Miniature toy icebox fetches $1,440 at auction

Terry Kovel
This toy refrigerator can be dated by the square section that held a block of ice, an early type used from the 1840s. It sold at auction in "unplayed with" condition with a pristine box for more than $1,000.

Children's toys are often miniature copies of full-sized objects in the house. They like to imitate Mom and Dad's work.

A recent Bertoia auction sold the toy icebox with its original pristine box for $1,440. The Gurney toy refrigerator made by Arcade is only 5 1/2 inches high. It is a copy of a 1840s icebox.

Although the first refrigeration method was patented in 1809, the icebox for home use dates from the 1840s. The toy has a square door on the right side that covered the compartment that held a block of ice, which was delivered by an iceman in a horse-drawn wagon. Food was kept in the large compartment, and the small section on the right is where the water from the melting ice was collected and discarded each day.

A modern electric refrigerator was made by General Electric Co. in 1927. It is named for the Monitor Top. It remained popular until the 1940s. Today's refrigerators can be dated by the special section for frozen food introduced in 1924. All of the styles have been copied for toys. 

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Q. I'm trying to find some information on a figurine that belonged to my grandmother. It's a woman wearing an off-the-shoulder, long blue dress, posed as though she's dancing. It's marked "Created by Goldscheider" over a large capital letter "G" and below that "Goldscheider-Everlast Corp." I've seen several that resemble it but not this exact one. Can you tell me an approximate age and value?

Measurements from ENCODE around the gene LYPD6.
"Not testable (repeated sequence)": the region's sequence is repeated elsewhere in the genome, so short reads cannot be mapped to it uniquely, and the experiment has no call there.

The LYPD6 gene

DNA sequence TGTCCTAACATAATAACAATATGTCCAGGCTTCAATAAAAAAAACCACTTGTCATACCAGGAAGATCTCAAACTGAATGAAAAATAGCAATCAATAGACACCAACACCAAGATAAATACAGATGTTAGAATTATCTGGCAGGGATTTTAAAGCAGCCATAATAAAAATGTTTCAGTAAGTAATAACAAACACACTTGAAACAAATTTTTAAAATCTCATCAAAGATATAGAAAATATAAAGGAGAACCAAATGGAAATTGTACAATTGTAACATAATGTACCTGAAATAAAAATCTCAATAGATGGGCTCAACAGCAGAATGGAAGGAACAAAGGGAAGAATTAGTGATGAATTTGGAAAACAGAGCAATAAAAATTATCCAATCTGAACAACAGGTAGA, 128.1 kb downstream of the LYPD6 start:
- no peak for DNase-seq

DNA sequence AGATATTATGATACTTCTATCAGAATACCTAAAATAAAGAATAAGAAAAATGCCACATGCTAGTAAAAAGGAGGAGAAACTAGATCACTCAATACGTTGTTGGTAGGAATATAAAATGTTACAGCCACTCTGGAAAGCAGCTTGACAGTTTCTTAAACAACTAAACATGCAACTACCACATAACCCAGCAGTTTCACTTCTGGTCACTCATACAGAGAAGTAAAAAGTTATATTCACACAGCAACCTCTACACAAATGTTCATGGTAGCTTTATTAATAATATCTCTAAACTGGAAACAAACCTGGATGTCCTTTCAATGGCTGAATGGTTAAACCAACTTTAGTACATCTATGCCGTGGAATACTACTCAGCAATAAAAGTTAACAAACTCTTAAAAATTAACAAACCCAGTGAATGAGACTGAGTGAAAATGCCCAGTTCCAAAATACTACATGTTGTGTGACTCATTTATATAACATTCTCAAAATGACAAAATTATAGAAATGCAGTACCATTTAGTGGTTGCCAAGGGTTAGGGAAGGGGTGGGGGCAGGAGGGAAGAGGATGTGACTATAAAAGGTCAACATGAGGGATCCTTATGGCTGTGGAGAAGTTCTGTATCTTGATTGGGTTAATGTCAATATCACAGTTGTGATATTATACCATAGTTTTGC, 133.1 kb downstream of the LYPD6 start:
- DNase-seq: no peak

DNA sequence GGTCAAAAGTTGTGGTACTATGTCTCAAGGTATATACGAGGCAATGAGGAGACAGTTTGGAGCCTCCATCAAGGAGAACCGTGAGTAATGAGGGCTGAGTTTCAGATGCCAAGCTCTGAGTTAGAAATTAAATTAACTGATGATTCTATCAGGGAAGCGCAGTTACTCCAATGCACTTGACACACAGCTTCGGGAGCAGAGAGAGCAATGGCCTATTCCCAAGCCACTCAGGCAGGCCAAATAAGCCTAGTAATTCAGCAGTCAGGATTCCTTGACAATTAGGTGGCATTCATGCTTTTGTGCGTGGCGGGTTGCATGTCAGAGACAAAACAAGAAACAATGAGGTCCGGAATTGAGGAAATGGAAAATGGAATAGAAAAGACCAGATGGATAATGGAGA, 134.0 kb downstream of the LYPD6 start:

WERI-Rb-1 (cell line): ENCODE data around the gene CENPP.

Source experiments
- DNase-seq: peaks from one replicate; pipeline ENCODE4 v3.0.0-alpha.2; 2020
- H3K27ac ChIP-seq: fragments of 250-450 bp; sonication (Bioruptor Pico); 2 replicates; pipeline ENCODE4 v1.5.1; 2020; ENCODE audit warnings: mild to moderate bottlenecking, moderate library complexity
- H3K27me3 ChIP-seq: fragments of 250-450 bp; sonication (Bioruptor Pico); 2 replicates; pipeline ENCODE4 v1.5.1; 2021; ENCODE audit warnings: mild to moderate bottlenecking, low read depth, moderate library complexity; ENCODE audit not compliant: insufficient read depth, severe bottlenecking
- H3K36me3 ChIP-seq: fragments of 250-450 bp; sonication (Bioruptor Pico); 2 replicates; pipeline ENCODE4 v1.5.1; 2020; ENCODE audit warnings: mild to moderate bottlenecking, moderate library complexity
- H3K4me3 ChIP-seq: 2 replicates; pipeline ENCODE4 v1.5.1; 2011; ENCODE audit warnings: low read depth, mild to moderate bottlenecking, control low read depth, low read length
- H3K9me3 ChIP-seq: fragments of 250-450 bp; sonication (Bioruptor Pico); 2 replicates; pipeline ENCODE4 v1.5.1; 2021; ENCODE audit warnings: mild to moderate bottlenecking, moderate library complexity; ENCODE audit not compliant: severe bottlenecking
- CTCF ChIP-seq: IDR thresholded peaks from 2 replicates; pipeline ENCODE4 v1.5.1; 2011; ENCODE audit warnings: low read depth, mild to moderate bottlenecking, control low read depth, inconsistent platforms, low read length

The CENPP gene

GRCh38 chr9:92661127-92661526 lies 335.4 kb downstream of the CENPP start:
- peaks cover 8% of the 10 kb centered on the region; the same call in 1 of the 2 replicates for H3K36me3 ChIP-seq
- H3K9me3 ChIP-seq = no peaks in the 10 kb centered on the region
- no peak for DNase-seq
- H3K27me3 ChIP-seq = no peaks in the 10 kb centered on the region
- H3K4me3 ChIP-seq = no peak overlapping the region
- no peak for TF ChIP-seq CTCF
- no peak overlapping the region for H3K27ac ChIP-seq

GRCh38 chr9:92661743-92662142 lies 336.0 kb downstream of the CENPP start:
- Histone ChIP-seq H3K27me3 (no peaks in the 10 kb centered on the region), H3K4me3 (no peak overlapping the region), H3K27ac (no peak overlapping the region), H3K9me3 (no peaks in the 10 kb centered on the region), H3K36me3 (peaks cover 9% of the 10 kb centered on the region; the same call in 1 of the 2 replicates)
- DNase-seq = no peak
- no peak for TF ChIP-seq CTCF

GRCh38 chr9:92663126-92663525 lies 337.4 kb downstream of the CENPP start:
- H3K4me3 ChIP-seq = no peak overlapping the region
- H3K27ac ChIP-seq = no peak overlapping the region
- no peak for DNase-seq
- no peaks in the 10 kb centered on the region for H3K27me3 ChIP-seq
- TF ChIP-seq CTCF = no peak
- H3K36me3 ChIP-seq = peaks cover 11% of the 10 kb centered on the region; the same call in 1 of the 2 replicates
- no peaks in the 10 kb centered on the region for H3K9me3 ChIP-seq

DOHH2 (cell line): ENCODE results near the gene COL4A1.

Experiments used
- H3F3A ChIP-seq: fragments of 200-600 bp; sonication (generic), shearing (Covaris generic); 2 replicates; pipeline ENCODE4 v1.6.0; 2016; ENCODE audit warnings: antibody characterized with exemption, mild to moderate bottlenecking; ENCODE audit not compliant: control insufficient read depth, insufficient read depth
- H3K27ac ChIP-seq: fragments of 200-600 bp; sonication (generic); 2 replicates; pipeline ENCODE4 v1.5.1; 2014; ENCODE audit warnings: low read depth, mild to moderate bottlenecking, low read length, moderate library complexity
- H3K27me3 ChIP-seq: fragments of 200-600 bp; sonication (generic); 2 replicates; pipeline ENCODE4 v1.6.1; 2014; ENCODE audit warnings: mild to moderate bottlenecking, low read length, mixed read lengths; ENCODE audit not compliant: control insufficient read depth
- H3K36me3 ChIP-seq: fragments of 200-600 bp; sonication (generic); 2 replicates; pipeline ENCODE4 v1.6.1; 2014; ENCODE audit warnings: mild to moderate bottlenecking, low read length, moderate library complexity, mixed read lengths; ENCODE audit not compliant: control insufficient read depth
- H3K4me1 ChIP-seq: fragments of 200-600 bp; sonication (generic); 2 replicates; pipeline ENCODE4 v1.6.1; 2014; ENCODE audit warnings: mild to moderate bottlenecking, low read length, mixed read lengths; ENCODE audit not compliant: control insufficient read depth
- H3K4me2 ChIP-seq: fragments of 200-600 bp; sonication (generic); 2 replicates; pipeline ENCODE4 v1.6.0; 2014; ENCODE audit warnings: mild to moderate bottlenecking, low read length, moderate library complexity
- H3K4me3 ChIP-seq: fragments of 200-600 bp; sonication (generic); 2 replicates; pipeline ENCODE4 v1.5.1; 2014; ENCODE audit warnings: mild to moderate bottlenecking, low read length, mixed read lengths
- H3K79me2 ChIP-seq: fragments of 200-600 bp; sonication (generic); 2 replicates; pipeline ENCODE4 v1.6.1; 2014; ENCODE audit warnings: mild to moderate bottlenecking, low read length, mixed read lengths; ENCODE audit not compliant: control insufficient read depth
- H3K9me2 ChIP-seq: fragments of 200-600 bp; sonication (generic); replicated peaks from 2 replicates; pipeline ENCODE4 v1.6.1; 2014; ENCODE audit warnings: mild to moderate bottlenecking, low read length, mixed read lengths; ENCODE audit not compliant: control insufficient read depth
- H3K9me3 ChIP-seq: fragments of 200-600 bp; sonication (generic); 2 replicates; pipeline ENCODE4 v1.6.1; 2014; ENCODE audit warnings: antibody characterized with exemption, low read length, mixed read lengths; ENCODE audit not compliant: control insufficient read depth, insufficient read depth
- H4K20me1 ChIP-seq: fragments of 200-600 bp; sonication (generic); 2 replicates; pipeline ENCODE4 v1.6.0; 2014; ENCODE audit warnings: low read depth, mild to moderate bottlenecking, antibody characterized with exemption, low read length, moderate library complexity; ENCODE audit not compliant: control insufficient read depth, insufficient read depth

A. Goldscheider was founded by Friedrich Goldscheider in Vienna, Austria, in 1885. Members of the Goldscheider family moved to England and the United States when Germany annexed Austria in 1938 and took over the factory. Goldscheider started factories in Staffordshire, England, and in Trenton, New Jersey. The name of the New Jersey factory was Goldscheider-Everlast Corporation from 1941 to 1947, when it became Goldcrest Ceramics Corp. The Vienna factory was returned to Goldscheider in 1950 but closed in 1953. The New Jersey company is now Goldscheider of Vienna, Inc. It's a wholesaler of religious art imported from Italy. The mark on your figurine indicates it was made between 1941 and 1947. Some of the older figurines made before World War II sell for high prices. An 8-inch Art Deco figurine of a girl playing with a dog sold for $446; an 8-inch figurine of a woman dancing wearing a butterfly costume sold for $235. A 9-inch figurine of a seated woman, designed by Josef Lorenzl for Goldscheider around 1926, sold at auction for over $1,700.  

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Q. I have a stuffed raccoon and two stuffed birds. One is an owl and the other looks like a hawk. Is there a market for these? What kinds of prices would they bring? 

A. Taxidermy (stuffed animals) done by professionals sells at auctions and taxidermy stores. Price is partly determined by the type of mount, size and rarity of the animal, and the setting. Imaginative settings, like a pair of boxing squirrels or frogs playing musical instruments, were popular in the 19th century and sell for high prices. Fantasy figures, combining parts from different animals or adding fantastic elements, are being done by some taxidermy artists today. You should take your stuffed animals to a taxidermy shop to see what they might sell for. If there aren't any in your area, ask at a store that sells hunting equipment.

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Q. My grandfather had several bullets, cartridge cases and tin items that I believe are from the Civil War. Are they worth anything or just an interesting collectible?